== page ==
Randomised controlled trial of tailored support to increase physical activity and reduce smoking in smokers not immediately ready to quit: protocol for the Trial of physical Activity-assisted Reduction of Smoking (TARS) Study

Research output: Contribution to journalArticlepeer-review


  • Adrian Taylor
  • Tom P Thompson
  • Michael Ussher
  • Paul Aveyard
  • Rachael L Murray
  • Tess Harris
  • Siobhan Creanor
  • Colin Green
  • Adam Justin Streeter
  • Jade Chynoweth
  • Wendy Ingram
  • Helen Hancocks
  • Tristan Snowsill
  • Lynne Callaghan
  • Lisa Price
  • Jane Horrell
  • Jennie King
  • Alex Gude
  • Mary George
  • Charlotte Wahlich
  • Louisa Hamilton
  • Kelisha Cheema
  • Sarah Campbell
  • Dan Preece

Colleges, School and Institutes

External organisations

  • Plymouth University Peninsula Schools of Medicine and Dentistry, Plymouth, UK
  • University of London
  • University of Nottingham
  • University of Exeter
  • Public Health
  • University of Oxford


INTRODUCTION: Smoking reduction can lead to increased success in quitting. This study aims to determine if a client-focused motivational support package for smoking reduction (and quitting) and increasing (or otherwise using) physical activity (PA) can help smokers who do not wish to quit immediately to reduce the amount they smoke, and ultimately quit. This paper reports the study design and methods.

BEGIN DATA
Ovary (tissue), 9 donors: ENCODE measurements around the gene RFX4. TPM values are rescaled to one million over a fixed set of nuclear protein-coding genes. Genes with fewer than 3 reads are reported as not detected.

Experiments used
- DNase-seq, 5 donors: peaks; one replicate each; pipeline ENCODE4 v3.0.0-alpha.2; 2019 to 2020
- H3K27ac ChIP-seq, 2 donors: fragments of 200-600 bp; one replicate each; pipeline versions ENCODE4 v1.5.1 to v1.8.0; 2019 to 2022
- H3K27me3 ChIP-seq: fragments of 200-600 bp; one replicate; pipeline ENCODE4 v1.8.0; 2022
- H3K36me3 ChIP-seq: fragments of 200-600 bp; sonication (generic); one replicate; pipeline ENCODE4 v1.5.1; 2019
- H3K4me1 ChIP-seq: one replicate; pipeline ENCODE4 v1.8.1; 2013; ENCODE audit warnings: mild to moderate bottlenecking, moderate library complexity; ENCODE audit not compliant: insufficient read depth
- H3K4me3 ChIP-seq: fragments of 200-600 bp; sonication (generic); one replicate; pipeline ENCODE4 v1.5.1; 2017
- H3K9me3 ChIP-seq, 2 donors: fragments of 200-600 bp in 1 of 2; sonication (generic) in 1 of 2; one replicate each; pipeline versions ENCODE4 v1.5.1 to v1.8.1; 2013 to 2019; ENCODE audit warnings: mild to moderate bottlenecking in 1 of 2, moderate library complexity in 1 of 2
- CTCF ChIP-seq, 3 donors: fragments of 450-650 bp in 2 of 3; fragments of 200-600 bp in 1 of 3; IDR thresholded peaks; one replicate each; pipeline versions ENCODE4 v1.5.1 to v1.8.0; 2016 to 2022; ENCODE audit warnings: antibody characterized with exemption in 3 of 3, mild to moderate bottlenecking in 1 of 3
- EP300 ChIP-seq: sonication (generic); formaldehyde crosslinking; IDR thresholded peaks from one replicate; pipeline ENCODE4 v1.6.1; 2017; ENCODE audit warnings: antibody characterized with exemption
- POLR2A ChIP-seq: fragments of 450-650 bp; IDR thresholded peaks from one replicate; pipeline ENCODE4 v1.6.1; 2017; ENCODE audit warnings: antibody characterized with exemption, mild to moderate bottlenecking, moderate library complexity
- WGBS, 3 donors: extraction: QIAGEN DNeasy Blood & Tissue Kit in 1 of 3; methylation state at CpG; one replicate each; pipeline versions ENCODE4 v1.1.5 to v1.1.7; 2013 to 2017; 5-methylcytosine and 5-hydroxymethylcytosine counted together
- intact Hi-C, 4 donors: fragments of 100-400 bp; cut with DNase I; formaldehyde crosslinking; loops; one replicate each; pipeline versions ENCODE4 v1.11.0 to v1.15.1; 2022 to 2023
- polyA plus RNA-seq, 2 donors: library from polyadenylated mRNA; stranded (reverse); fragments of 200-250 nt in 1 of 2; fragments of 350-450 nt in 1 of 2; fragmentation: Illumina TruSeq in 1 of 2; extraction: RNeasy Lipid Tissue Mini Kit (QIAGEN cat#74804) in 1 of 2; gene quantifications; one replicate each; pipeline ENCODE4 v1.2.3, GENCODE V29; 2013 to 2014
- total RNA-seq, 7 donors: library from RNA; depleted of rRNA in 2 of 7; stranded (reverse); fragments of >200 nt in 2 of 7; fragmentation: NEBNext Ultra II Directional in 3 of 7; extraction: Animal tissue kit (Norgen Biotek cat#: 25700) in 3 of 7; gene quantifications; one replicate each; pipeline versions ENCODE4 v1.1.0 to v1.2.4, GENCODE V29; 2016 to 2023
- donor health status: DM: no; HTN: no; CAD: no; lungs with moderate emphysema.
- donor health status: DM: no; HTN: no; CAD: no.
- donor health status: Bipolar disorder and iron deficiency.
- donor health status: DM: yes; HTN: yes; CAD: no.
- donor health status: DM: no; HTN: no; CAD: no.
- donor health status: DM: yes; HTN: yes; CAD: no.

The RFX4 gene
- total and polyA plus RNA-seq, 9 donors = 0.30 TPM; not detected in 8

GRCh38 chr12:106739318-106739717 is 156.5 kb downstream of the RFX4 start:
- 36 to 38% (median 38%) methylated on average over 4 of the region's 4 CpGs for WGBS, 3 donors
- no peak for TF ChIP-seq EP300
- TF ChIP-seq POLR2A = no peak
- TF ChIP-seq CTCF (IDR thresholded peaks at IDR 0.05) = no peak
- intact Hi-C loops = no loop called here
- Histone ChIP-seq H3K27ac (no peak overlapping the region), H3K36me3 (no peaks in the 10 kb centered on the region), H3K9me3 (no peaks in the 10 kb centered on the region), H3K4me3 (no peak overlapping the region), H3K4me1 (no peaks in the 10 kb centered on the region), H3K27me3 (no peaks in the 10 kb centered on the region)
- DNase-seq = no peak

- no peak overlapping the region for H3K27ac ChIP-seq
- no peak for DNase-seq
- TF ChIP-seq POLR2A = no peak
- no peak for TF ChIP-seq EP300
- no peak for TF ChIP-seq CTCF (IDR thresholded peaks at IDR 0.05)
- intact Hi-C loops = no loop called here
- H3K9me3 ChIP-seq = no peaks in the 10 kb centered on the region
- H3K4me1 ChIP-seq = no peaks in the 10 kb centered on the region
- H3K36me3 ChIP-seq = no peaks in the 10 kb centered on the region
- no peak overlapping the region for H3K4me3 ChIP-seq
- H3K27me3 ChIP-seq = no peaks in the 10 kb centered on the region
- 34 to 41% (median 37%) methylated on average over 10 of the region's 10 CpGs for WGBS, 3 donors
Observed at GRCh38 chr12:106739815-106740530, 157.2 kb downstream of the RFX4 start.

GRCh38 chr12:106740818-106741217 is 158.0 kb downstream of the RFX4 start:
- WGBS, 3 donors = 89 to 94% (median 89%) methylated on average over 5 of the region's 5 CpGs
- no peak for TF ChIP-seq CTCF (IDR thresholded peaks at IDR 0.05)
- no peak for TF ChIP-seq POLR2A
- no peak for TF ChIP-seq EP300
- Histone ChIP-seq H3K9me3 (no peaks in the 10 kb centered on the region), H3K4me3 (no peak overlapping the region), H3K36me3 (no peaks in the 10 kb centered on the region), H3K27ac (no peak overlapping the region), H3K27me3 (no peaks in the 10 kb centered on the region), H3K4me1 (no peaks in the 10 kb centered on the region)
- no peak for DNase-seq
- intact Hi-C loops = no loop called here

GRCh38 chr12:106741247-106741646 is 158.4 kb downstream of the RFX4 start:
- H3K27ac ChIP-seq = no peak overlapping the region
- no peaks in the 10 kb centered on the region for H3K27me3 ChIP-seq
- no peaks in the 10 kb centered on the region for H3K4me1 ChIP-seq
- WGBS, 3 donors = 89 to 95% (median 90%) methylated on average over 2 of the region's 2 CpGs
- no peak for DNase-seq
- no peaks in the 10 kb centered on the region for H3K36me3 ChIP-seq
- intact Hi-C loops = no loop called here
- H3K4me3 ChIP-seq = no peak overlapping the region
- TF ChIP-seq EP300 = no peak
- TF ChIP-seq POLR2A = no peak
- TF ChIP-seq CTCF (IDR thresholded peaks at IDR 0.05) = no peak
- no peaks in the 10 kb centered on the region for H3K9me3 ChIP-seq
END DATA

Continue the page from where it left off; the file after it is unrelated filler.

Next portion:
METHODS AND ANALYSIS: A pragmatic, multicentred, parallel, two group, randomised controlled superiority clinical trial, with embedded process evaluation and economics evaluation. Participants who wished to reduce smoking with no immediate plans to quit were randomised 1:1 to receive either (1) tailored individual health trainer face-to-face and/or telephone support to reduce smoking and increase PA as an aid to smoking reduction (intervention) or (2) brief written/electronic advice to reduce or quit smoking (control). Participants in both arms of the trial were also signposted to usual local support for smoking reduction and quitting. The primary outcome measure is 6-month carbon monoxide-confirmed floating prolonged abstinence following participant self-reported quitting on a mailed questionnaire at 3 and 9 months post-baseline. Participants confirmed as abstinent at 9 months will be followed up at 15 months.

ETHICS AND DISSEMINATION: Approved by SW Bristol National Health Service Research Committee (17/SW/0223). Dissemination will include publication of findings for the stated outcomes, parallel process evaluation and economic evaluation in peer-reviewed journals. Results will be disseminated to trial participants and healthcare providers.



Original languageEnglish
Pages (from-to)e043331
JournalBMJ open
Issue number12
Publication statusPublished - 1 Dec 2020